Saudi-Iranian Rivalry and Conflict: Shia Province as Casus Belli?

Saudi-Iranian Rivalry and Conflict: Shia Province as Casus Belli?

Ahmed Salah Hashim

Synopsis

The diplomatic tension between Saudi Arabia and Iran and the ratcheting of their rivalry in the Middle East reflect the long-standing schism between Shia and Sunni Saudis. Could this internal Saudi conflict lead to war with Iran?

Commentary

THE HEIGHTENED diplomatic tension between Saudi Arabia and Iran following the execution of Saudi dissident Shia cleric Nimr al Nimr raises the prospect of conflict between the two rivals in the Middle East which are already at loggerheads over their respective Sunni and Shia affiliations. The roots of this conflict trace back to before the founding of the Saudi kingdom.

For many years the Middle East has been a battleground for inter-communal warfare between Sunni Salafi militants and the Shia communities outside Iran, who are located in Saudi Arabia’s Eastern Province, Bahrain, Kuwait, Yemen and Oman as well as Iraq.

Saudi Shias of the Eastern Province

The Shias constitute 15 percent of the Saudi population of 29 million. Most of them live in the oil-rich Eastern Province but are politically marginalised and have not benefited from the country’s oil wealth in any significant way, even though a number of Shias have risen to prominence in the economic and commercial sectors. The Sauds discriminated against Shias because the Wahhabi religious scholars who cofounded the kingdom, viewed them as deviants from Islam. In the 18th and 19th centuries Saudi Shias were subject to raids and mini-pogroms.

The grievances of the Shias are long-standing as is the sensitivity of the Saudis. The Shias began to mobilise and engage in political activism in the 1950s and 1960s. Initially, radical Arab nationalism and Communist ideas made headway among the marginalised Shia youth in the Eastern Province, southern Iraq, Kuwait, and Bahrain. Secular radicalism alarmed the governments and the Shia clerics in those countries. The clerics sought to wean the youth back from secular ideologies.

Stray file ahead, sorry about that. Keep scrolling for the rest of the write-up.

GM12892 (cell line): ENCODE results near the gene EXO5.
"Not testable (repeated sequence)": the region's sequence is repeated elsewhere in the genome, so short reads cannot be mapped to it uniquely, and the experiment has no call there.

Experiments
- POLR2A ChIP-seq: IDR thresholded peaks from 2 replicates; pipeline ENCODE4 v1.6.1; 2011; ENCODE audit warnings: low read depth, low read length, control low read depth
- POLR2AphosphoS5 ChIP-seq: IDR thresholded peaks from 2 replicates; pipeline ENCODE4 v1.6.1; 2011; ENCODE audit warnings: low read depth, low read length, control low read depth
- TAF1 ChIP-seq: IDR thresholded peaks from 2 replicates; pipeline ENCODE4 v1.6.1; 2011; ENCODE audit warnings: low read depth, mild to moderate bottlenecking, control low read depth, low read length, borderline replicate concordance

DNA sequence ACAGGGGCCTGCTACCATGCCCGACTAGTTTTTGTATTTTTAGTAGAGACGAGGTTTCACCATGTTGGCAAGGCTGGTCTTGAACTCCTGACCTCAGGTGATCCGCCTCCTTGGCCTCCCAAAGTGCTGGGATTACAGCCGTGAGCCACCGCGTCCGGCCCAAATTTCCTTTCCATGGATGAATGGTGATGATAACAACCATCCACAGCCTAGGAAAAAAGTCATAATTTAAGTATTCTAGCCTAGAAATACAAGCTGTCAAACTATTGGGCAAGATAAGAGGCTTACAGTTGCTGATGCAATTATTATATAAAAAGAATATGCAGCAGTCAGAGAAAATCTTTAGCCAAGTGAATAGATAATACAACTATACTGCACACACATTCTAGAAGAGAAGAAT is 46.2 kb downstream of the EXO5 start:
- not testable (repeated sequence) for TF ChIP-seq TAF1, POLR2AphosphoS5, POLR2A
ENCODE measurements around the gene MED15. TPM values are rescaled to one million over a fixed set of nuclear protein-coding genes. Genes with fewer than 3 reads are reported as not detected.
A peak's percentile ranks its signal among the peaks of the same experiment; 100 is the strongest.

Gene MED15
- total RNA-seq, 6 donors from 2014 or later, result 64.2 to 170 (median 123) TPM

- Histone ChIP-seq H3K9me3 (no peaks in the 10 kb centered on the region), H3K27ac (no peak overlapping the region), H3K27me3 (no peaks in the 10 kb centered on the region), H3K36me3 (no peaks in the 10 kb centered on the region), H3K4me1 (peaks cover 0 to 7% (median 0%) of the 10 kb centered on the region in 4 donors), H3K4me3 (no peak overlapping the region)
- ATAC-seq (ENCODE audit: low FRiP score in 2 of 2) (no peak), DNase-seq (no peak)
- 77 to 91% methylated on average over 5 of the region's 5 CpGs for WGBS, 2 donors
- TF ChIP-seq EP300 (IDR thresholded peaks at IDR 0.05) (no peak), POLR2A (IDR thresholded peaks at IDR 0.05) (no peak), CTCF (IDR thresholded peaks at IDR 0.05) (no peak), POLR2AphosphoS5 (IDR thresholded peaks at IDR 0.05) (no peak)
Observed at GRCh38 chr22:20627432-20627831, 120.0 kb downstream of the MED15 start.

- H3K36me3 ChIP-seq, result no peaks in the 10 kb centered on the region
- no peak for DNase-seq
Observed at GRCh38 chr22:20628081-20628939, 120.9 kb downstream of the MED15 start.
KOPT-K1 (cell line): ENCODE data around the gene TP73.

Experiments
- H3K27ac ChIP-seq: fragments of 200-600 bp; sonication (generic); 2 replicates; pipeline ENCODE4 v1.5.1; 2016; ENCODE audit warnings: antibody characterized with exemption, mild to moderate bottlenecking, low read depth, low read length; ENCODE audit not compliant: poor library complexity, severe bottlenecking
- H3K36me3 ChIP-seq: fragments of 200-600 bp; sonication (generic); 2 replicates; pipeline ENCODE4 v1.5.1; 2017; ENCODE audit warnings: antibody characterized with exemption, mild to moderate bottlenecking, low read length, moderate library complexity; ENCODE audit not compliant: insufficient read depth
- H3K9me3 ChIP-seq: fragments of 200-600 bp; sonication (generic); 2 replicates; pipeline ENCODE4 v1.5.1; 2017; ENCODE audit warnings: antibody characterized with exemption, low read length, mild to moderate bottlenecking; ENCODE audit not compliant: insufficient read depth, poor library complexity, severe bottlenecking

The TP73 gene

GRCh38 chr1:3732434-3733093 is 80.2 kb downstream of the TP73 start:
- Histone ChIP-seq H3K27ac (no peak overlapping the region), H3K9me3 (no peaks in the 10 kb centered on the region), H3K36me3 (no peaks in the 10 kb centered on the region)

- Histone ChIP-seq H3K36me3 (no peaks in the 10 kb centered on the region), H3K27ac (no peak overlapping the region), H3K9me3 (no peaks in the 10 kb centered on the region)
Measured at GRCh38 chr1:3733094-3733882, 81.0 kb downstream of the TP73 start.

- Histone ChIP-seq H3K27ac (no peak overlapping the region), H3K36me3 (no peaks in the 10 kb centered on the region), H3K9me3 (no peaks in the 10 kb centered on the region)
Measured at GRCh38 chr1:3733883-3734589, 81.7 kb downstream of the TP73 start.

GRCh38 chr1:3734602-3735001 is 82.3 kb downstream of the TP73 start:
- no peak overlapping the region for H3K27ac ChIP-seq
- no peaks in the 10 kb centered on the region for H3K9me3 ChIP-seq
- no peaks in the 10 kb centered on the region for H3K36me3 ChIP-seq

The Shia-Sunni divide deepened in the 1970s when Saudi Shias studying in Najaf followed the teachings of Iraqi Ayatollah Muhammad Baqir al-Sadr and those of the Iranian Ayatollah Ruhollah Khomeini. Both men called for the clerics to exercise direct political power and not simply act as advisors to the powers that be. While Al Sadr was executed by Saddam Hussein for ‘sedition’ in April 1980, Khomeini succeeded in accomplishing the Iranian Revolution of 1979. Many Saudi Shia clerics departed for Qom, where they formed Tajamu Ulama al-Hijaz and then later Hezbollah al-Hijaz, which emerged with a military wing.

Almost concurrently with the occupation of the Grand Mosque of Mecca by Sunni millenarian rebels led by Juhayman al-Utaybi in 1979, thousands of Shias in the Eastern Province clashed with the Saudi National Guard. The rebels adopted the name Islamic Revolution Organization in the Arabian Peninsula. The rebels who survived sought refuge in Iran.

In 1987, over 400 people, most of them Iranian pilgrims were killed in a stampede outside the Grand Mosque in Mecca during the Hajj. Saudi-Iranian relations worsened and subversive actions were launched against Saudi personnel and interests by Hezbollah al-Hijaz, the Soldiers of Justice and the Holy War Organisation in the Hijaz.

The Emergence of Nimr al-Nimr